Three years ago, a story hit the news that was different from 95% of the news you see out there. Maybe you saw it then, but let’s remember it now. Wanda Dench, a grandma in Mesa, Arizona, sent a text message to someone she thought was her grandson, asking if he would be coming to Thanksgiving dinner. What she didn’t know was that she’d mistyped the number, and her text went to 20-year-old Jamal Hinton of Phoenix.
Jamal quickly figured out the text was from a grandma, but he thought, “When did my grandma learn to text?” So he asked her to send a selfie so he would know who this other person was. When her photo came through, it was clear it was some grandma other than his! (Dench is white and Hinton’s grandma is African-American.)
Even after they realized the mix-up, Hinton jokingly asked if he could still get a plate at Thanksgiving dinner. Dench’s response was, “Of course you can. That’s what grandmas do…feed every one.”
Full stop for a minute. How cool is that?! And how true! We know something about that, because that’s what St. Peter’s does too…we feed every one.
Hinton was a little hesitant to go to a stranger’s Thanksgiving dinner, but once he actually met Dench and her husband in person, he saw what kind people they were and decided to go spend the time with her and her family. It turned out to be one of the best things he ever did.
Fast forward to today. Hinton has spent every Thanksgiving at Dench’s house since then, and he always posts a selfie with the two of them on social media (which then promptly goes viral). Last year, he brought his girlfriend Mikaela along. What did they all do together? Sat around the table and talked about their lives for a couple of hours, just telling stories and enjoying being together. Last year, she gave him the board game Monopoly, and this year he plans to bring it so they can all play together.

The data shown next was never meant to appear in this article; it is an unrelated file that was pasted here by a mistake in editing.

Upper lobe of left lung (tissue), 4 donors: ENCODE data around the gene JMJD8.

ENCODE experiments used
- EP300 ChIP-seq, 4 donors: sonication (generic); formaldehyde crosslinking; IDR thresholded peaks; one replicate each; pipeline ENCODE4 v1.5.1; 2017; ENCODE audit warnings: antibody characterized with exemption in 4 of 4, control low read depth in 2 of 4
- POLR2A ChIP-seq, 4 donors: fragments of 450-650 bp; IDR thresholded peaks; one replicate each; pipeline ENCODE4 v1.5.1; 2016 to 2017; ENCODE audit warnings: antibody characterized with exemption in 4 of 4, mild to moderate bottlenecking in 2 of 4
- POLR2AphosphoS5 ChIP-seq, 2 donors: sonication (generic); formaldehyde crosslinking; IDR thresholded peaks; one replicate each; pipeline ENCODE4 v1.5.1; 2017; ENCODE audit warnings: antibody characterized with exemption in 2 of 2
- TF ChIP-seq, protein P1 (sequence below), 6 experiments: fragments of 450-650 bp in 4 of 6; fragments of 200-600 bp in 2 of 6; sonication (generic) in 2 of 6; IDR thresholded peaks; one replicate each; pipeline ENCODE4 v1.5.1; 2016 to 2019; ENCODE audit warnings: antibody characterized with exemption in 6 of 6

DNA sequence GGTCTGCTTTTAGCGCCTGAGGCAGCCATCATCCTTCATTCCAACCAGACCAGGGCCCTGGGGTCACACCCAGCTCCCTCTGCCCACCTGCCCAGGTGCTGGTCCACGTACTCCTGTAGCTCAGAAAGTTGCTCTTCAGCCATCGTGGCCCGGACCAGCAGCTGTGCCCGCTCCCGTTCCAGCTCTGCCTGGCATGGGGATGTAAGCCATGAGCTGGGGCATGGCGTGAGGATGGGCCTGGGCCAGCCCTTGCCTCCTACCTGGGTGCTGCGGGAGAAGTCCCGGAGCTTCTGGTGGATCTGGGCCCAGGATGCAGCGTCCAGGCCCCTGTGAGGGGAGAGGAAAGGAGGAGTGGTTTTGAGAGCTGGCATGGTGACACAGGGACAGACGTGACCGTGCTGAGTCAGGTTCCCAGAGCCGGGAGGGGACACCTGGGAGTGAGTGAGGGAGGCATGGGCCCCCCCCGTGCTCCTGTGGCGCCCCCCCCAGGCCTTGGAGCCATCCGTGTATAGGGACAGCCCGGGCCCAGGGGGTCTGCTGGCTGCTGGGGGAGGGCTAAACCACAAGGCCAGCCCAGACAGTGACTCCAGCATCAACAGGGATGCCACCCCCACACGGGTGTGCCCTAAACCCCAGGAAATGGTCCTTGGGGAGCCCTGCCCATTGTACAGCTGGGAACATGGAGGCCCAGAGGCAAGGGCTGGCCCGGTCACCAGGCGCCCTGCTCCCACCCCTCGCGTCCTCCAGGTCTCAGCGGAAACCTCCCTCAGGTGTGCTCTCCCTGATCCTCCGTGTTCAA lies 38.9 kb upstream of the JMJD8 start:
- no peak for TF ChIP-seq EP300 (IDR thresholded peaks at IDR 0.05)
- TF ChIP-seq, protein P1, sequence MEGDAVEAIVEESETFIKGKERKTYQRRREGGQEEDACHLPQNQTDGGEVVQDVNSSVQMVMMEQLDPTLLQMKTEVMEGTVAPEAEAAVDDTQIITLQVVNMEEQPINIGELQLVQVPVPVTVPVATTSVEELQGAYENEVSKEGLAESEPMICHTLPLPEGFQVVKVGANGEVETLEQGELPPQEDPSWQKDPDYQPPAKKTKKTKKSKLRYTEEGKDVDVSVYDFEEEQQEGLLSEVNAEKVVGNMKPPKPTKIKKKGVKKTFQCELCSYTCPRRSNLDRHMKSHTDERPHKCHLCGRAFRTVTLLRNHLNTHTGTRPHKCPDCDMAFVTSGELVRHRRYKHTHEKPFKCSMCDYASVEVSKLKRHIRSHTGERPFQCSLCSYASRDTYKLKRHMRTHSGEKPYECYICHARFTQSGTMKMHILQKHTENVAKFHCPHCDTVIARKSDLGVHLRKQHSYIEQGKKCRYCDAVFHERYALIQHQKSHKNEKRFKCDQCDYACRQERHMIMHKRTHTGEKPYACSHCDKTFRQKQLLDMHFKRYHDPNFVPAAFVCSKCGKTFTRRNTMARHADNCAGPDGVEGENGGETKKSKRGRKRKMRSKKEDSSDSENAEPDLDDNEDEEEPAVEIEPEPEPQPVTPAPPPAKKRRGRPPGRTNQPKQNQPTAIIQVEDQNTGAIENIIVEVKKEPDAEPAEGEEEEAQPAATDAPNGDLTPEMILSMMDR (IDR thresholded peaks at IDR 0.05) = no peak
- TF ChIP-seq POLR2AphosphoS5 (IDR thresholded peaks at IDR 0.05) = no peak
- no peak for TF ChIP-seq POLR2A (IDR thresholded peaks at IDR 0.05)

Hinton and Mikaela are planning to move into their own apartment the day before Thanksgiving this year, so they will probably head over to Dench’s house again, but one day they would like to return the favor and host Dench and her husband for a change. Next year, he says.
As you welcome people to your table this Thanksgiving and Christmas, think of the parable of Jamal Hinton and Wanda Dench. They could have let fear and prejudice divide them, but instead they took the time to meet, to listen to each other, to connect on a deeper human level by sharing a meal and sharing their lives. This is the kind of thing that can change and heal the world.
This coming month we will prepare our hearts for the coming of our Lord Jesus. Just as he came unexpectedly more than two thousand years ago, he comes unexpectedly today, through people who might be different from us, and those whom we would least expect. Let us open our homes, our tables, our minds, and our hearts to the ways Christ comes among us every day.
Together in Christ,